April 2, 2012
Co-hosted by the Gordon College History Department
Kurt Werthmuller is a Research Fellow with Hudson Institute's Center for Religious Freedom. Werthmuller is researching trends in the status of religious minorities in the Middle East, especially in the Arab world. Currently, he is examining the real and potential impact of regional uprisings on these communities.
Werthmuller served as Associate Professor of History at Azusa Pacific University from 2007-2011, and as Assistant Professor of History at Geneva College from 2005-2007. During this time, he published Coptic Identity and Ayyubid Politics in Egypt, 1218–1250 (2010), wrote articles for the World History Encyclopedia (2011) and the Dictionary of African Biography (2011), presented on non-Muslims in medieval Egypt at the Middle East Studies Association and American Historical Association, and gave public lectures on the Coptic community and on the recent Egyptian revolution.
Mary Stewart Van Leeuwen: Opposite Sexes or Neighboring Sexes? C. S. Lewis, Dorothy L. Sayers and Psychology of Gender
March 8, 2011
Co-hosted by the Gordon College Political Science Department
Dr. Mary Stewart Van Leeuwen is professor of psychology and philosophy at Eastern University and former senior editor of Christianity Today. She taught previously at Calvin College in Grand Rapids, Michigan. Dr. Van Leeuwen is the author of numerous works on the relationship between faith and gender, including her book Gender and Grace (1991). She spoke about her most recent work, A Sword between the Sexes: C. S. Lewis and the Gender Debates (2010). This year's event was co-sponsored by the Women in Leadership Speaker Series.
|Listen to the lecture.|
Mike McCullough: Beyond Revenge: The Evolution of the Forgiveness Instinct
September 30, 2009
Co-hosted by the Gordon College Psychology Department
Dr. Michael McCullough, professor of psychology at the University of Miami, Florida, directs the Laboratory for Social and Clinical Psychology and holds a secondary appointment in UM's Department of Religious Studies. In his lecture he presented his research on the social-psychological factors that can modulate the desire for revenge and accelerate the forgiveness process. He is also interested in several aspects of religion, including how it evolved, how it develops over the life course, and its links to health, well-being, and social behavior.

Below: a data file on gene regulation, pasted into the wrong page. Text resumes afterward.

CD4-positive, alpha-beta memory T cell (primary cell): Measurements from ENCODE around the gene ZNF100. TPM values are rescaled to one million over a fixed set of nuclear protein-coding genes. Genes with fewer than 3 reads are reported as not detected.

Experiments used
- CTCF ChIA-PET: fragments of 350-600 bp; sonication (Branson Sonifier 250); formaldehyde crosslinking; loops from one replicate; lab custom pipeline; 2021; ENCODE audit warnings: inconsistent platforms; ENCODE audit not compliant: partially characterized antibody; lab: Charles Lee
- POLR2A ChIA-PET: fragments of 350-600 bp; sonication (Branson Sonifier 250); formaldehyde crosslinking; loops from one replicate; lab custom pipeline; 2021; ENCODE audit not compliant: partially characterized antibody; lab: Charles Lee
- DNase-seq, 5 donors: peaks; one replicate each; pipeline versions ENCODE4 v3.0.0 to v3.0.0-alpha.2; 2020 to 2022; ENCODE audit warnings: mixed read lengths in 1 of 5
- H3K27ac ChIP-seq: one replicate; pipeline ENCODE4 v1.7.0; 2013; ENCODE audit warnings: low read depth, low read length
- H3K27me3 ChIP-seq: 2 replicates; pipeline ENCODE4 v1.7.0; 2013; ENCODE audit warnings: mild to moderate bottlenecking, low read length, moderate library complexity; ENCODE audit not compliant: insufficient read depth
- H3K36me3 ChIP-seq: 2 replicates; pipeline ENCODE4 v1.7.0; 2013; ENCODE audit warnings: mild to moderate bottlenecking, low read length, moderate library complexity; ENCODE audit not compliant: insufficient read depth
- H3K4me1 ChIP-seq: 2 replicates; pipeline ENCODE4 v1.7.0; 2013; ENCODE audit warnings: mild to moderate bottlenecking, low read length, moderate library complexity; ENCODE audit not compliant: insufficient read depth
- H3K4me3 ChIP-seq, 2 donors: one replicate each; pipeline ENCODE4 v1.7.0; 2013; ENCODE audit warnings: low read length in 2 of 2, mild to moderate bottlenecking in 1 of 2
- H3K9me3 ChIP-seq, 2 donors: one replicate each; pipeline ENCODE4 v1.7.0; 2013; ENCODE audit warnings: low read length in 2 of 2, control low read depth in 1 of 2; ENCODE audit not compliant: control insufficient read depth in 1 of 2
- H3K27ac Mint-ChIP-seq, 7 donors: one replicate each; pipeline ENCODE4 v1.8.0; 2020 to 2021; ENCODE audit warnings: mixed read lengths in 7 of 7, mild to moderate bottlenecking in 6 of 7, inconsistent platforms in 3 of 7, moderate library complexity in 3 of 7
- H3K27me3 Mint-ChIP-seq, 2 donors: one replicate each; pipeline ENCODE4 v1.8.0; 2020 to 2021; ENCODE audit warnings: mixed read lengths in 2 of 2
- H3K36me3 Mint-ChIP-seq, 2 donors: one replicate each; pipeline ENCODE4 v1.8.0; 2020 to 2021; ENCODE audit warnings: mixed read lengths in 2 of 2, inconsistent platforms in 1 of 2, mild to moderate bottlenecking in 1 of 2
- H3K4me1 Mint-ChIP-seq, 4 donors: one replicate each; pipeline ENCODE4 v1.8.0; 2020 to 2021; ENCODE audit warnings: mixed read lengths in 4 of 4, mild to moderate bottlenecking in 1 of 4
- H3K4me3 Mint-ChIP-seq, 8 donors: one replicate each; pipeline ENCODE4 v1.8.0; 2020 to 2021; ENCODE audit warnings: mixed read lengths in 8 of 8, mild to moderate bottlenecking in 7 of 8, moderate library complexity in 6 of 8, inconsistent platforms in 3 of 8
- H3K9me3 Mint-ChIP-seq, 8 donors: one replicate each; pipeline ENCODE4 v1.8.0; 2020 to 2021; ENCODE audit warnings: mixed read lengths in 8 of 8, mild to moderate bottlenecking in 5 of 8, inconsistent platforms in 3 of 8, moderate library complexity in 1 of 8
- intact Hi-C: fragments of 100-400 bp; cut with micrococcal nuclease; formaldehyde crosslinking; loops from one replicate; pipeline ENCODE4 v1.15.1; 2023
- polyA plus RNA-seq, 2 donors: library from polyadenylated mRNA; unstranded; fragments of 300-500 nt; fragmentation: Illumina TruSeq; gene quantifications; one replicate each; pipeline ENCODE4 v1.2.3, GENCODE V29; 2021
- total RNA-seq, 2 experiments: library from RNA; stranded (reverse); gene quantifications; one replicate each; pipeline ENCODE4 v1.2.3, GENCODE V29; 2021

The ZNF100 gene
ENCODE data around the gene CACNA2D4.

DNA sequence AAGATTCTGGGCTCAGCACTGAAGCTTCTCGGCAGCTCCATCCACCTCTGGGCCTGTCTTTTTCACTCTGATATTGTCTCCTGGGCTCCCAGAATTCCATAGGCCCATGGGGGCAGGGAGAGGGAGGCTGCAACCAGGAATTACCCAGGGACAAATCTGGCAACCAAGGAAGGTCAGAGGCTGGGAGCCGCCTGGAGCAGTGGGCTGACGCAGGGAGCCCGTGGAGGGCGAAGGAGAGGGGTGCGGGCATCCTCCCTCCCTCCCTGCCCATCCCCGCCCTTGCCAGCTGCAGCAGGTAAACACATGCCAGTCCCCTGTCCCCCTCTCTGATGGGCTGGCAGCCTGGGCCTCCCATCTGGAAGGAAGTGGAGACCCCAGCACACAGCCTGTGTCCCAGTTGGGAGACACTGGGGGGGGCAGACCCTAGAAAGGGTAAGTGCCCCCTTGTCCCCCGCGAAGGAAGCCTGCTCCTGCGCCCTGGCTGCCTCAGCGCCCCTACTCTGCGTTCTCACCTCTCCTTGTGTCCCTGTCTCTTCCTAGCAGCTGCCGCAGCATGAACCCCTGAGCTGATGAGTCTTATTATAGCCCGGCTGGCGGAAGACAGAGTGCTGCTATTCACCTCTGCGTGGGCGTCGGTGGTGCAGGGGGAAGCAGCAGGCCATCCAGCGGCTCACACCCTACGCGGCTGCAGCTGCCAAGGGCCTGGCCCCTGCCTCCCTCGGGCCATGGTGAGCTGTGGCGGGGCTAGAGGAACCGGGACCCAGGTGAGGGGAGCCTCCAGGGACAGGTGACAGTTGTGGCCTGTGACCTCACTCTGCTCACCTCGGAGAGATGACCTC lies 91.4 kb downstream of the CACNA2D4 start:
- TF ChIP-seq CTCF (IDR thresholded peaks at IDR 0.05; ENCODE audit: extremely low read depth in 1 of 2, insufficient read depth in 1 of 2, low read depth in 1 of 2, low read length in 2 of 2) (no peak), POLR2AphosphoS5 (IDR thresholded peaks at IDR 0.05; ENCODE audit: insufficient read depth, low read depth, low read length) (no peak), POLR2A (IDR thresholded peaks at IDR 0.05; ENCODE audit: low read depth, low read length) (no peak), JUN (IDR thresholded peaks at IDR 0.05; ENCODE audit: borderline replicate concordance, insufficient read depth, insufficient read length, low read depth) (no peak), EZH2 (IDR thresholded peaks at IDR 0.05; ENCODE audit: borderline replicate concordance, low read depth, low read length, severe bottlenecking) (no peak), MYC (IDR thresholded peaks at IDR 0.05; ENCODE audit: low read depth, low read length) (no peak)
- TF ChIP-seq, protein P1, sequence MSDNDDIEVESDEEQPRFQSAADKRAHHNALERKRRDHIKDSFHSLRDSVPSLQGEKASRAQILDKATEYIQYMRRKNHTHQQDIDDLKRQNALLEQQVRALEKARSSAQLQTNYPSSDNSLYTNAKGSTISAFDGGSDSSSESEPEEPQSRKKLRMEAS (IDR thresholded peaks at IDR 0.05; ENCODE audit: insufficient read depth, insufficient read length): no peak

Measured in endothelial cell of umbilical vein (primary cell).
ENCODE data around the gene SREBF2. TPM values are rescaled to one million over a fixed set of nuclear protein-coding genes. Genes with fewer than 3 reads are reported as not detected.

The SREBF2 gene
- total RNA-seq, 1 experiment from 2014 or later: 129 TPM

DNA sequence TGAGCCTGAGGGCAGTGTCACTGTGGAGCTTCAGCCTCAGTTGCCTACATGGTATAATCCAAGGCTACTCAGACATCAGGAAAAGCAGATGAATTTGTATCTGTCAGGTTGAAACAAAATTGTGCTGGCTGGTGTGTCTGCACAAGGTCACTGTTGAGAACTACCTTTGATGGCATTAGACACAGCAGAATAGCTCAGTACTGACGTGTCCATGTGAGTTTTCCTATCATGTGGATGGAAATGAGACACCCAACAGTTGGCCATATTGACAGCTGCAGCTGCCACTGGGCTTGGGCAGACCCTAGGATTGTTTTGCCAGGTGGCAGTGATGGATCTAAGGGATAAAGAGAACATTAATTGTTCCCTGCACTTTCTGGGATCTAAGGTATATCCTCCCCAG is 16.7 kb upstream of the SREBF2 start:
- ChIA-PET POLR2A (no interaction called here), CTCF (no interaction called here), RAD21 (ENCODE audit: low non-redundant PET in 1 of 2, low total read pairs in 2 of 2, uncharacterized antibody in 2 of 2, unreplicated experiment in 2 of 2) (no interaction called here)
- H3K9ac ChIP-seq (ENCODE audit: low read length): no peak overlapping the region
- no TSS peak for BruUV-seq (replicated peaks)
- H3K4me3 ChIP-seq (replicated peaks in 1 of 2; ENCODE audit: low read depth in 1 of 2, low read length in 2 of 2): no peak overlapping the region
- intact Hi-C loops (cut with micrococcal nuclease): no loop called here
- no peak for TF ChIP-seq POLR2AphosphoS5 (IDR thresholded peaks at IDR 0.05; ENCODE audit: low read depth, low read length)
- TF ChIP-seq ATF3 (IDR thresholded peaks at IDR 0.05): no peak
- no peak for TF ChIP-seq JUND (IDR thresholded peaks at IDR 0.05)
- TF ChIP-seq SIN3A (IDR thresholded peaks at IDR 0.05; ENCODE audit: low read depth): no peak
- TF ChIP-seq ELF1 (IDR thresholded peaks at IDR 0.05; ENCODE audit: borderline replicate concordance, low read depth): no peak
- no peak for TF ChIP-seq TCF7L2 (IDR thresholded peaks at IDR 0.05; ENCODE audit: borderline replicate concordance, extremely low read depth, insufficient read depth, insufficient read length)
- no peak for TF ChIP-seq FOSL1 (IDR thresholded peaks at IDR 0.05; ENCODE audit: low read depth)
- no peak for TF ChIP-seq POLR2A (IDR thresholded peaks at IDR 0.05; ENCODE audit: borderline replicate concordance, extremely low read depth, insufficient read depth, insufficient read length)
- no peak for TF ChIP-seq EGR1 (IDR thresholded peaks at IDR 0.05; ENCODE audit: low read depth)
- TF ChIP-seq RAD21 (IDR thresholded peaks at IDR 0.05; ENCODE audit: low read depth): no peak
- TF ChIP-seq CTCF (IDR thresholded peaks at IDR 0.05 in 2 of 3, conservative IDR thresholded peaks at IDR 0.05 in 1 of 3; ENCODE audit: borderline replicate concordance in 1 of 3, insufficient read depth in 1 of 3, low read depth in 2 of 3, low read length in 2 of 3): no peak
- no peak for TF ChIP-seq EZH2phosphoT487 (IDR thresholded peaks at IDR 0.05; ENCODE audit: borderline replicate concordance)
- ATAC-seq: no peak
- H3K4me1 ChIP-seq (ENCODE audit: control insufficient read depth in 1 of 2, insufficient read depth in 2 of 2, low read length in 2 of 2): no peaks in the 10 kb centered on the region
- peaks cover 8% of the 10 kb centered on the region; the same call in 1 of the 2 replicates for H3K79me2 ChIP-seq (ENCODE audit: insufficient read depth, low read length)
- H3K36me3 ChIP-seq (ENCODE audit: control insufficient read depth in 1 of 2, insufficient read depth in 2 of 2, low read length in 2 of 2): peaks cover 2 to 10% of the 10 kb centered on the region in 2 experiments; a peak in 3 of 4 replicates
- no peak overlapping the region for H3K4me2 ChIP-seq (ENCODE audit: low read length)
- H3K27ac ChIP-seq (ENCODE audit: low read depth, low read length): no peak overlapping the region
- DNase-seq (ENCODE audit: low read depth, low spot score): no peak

David N. Hempton: Evangelical Enchantment and Disenchantment
April 17, 2008
Co-hosted by the Gordon College History Department
Professor of Evangelical Theological Studies at Harvard Divinity School, Dr. David Hempton previously taught at Boston University and the Queen's University of Belfast. His research and teaching interests are in religion and political culture, identity and ethnic conflict, the interdisciplinary study of lived religion, comparative secularization in Europe and North America, and the history and theology of Evangelical Protestantism. Dr. Hempton's lecture concerned his 2008 book Evangelical Disenchantment, which profiles the faith struggles of figures such as George Eliot, Vincent Van Gogh, and James Baldwin.
Paul Chandler: Should We Have Faith in Fair Trade?
March 30, 2007
Co-hosted by the Gordon College Sociology and Social Work Department
Paul Chandler is CEO of Traidcraft, the UK's leading fair trade organization. Paul spoke about impact assessment of the fair trade model, common critiques of fair trade, what it means to be a Christian faith-based organization engaged in fair trade, and what he believes is an important prophetic ministry for the Church in this arena.